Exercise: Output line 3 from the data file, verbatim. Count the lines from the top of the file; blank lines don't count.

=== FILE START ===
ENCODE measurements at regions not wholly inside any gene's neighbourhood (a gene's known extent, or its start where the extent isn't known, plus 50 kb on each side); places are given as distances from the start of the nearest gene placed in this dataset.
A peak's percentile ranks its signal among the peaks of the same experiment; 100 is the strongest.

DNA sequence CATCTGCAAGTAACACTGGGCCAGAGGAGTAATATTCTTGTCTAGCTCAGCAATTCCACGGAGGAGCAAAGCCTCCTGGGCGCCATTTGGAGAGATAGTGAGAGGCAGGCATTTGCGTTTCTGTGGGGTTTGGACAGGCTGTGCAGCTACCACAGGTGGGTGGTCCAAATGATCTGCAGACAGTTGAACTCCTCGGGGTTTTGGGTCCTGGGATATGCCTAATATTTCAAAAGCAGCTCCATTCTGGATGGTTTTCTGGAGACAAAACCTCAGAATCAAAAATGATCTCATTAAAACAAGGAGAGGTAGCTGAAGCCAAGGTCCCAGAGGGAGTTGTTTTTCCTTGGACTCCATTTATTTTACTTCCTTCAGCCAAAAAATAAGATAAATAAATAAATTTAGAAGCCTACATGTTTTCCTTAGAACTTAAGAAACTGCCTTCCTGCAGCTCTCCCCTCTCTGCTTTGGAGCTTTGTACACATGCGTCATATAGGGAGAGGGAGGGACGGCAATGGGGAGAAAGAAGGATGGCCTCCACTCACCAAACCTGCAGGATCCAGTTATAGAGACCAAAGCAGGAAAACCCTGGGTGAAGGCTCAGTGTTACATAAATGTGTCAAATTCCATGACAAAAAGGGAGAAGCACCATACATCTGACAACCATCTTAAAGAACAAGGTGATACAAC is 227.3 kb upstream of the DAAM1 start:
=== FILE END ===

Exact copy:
DNA sequence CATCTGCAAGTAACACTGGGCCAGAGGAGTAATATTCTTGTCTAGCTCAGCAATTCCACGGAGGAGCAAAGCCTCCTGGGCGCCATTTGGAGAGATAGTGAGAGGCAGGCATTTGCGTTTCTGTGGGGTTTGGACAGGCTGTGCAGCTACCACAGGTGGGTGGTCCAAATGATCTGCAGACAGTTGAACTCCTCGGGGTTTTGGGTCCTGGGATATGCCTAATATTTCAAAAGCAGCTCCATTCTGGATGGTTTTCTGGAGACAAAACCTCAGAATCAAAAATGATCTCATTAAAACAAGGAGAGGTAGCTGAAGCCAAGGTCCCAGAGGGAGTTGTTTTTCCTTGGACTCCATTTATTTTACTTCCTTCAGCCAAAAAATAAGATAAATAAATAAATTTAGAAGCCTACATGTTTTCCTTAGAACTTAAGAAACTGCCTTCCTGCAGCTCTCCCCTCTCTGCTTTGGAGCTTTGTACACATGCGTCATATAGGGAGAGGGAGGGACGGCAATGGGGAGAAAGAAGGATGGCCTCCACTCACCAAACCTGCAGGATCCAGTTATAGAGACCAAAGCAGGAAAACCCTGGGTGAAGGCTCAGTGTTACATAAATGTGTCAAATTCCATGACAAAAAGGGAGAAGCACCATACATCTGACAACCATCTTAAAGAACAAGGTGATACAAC is 227.3 kb upstream of the DAAM1 start: